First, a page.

Management of Advanced Non–Small Cell Lung Cancer - Episode 12

Shared Decision-Making in NSCLC

The significance of shared decision-making between patients and lung oncologists when considering a novel-based therapy as treatment for non-small cell lung cancer.

Charu Aggarwal, M.D., MPH: This leads us to some of the management of the side effects, because these therapies are often associated with a completely different side effect profile. Along with my support in the clinic, my advanced practice provider, clinic nurses, as well as clinical research staff, we spend a lot of time talking about management of immune-related side effects. We talked a little about how we select patients, but do you feel like your patients are very involved in the choice of I/O [immunotherapy] therapy, or most of the time do you feel like you’re saying, “I think this is my best recommendation,” and then they come back and ask, “But how about this?” How does it work out for you? How do you discuss side effect management?

Hossein Borghaei, DO, MS: That’s a really good question. The more information a patient and family members have, the easier it is for them to understand the path we’re taking, so it becomes a joint decision they can process. If you mean by the choice of checkpoint inhibitor, like the various different drugs, I usually just mention that there are many different drugs. But, like most of us in the field of oncology, I feel comfortable with a specific drug or combination, and it’s always my go-to. There’s no reason beyond that of choosing and sticking with one regimen or one drug over anything else. If a patient has a significant preference toward a different checkpoint inhibitor, as long as there are data available for it, I’m more than happy to accommodate. But having the discussion ahead of time to say, “I’m going with what I’m recommending based on my familiarity with the drug or the combination,” is very helpful.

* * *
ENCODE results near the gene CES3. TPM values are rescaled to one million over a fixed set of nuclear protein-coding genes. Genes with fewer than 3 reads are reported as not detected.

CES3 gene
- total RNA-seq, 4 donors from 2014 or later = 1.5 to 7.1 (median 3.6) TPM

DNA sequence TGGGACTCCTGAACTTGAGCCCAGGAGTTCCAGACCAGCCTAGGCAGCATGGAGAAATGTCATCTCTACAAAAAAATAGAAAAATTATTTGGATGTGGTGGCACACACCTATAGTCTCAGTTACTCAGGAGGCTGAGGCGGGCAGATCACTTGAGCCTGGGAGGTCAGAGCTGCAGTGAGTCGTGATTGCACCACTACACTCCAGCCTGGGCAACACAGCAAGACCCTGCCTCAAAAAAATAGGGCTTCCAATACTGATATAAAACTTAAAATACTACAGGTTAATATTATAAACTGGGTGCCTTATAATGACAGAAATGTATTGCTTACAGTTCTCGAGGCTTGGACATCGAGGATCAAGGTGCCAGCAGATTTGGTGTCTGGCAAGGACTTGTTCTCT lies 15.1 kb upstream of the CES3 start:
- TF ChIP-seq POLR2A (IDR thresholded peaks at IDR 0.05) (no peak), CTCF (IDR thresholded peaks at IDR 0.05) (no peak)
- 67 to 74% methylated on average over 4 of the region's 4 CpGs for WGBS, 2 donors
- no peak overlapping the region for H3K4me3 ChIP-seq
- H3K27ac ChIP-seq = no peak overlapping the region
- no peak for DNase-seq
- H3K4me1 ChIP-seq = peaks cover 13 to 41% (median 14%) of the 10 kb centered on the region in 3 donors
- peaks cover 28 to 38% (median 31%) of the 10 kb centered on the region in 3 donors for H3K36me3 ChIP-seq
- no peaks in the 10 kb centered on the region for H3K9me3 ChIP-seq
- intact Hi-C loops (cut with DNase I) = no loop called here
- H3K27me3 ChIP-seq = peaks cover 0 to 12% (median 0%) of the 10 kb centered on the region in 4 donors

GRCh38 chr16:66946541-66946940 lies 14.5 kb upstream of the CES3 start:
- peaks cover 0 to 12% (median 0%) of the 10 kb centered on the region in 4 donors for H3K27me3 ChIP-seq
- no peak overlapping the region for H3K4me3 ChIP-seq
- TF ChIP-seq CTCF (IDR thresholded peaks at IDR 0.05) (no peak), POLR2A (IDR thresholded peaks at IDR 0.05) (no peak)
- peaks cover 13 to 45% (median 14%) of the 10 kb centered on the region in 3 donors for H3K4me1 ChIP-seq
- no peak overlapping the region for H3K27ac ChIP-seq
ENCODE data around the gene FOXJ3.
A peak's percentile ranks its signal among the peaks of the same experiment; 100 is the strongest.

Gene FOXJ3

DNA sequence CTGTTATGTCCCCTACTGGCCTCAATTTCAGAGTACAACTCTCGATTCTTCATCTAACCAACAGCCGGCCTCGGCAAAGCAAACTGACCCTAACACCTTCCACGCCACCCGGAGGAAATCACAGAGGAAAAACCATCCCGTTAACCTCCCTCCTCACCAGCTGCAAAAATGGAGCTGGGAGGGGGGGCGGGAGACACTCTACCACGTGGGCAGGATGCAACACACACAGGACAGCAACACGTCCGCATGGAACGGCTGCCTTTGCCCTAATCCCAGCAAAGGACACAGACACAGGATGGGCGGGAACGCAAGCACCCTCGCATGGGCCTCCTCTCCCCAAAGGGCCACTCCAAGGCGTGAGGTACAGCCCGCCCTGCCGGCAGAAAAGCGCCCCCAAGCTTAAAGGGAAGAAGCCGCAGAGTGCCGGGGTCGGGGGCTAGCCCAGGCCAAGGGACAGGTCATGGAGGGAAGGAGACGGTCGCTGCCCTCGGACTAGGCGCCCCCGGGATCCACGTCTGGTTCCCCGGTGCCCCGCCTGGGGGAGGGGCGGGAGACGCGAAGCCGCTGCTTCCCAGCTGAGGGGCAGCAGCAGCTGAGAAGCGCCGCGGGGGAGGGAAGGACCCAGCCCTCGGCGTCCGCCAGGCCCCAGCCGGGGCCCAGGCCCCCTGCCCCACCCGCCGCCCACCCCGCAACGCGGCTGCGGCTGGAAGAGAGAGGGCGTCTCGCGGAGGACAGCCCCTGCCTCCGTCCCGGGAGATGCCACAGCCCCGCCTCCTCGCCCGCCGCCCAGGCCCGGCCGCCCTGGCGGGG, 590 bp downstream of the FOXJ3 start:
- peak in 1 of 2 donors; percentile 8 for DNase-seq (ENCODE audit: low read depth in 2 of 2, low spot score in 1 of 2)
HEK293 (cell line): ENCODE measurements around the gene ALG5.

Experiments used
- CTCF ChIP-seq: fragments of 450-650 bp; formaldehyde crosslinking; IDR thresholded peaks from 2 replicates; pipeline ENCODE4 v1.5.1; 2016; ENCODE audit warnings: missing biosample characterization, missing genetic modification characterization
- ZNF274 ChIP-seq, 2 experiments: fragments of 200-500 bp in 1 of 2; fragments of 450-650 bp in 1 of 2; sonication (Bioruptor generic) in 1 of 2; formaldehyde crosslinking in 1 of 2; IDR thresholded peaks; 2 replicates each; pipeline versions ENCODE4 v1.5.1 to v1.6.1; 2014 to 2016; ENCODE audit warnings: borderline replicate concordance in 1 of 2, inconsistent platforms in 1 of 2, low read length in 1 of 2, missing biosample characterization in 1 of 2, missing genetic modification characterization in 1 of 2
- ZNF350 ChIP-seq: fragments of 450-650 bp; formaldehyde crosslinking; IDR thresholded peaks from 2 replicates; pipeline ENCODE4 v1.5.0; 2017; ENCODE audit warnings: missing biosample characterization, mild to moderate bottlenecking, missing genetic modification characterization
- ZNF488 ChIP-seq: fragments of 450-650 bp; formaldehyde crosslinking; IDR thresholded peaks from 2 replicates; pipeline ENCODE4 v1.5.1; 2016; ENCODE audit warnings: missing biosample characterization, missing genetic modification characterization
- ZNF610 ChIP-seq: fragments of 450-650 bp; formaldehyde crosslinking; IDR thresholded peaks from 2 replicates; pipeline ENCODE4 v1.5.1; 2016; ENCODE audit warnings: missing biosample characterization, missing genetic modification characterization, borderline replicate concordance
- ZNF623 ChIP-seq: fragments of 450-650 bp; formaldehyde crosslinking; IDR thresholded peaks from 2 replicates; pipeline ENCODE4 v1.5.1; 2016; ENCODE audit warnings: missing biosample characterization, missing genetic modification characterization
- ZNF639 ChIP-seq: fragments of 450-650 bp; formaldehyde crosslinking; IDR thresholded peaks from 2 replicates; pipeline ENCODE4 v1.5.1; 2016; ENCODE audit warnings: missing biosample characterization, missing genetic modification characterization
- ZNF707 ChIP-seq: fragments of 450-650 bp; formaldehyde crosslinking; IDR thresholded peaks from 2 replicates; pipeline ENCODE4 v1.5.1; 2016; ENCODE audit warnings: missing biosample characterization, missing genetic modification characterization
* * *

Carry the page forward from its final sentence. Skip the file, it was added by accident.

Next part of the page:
The overwhelming majority of data that we’ve looked at don’t indicate a significant preference for one checkpoint inhibitor versus the other, so I can’t tell a patient that one checkpoint inhibitor is significantly more toxic than the other. That’s not what we’ve seen. But if a patient has a specific preference to use one particular drug, as long as there are data available and all of that, then I’m OK with changing treatment. But in my mind, I’ve selected one checkpoint inhibitor I’m familiar with, I know how it works, I know I can combine it with different things, and that’s what we go to.

You talked about the I/O-I/O combination, and that’s a distinction. I have to qualify that by saying the I/O-I/O combination is not something that a lot of our colleagues have chosen to go with, simply because the combination of two I/O agents can sometimes be a little more toxic than the chemotherapy combination, or at least that’s the perception. Although the data, in my view, don’t really show that necessarily. Discussing all of these options with the patient at the same time as you’re going through the molecular testing is important. We usually provide consent forms with the information regarding the drug, and we allow patients to review all of that, take it home, and discuss it with their family members or other physicians so that the next time we meet, there’s a better informed discussion as to why we want to do the things we want to do.

Transcript edited for clarity.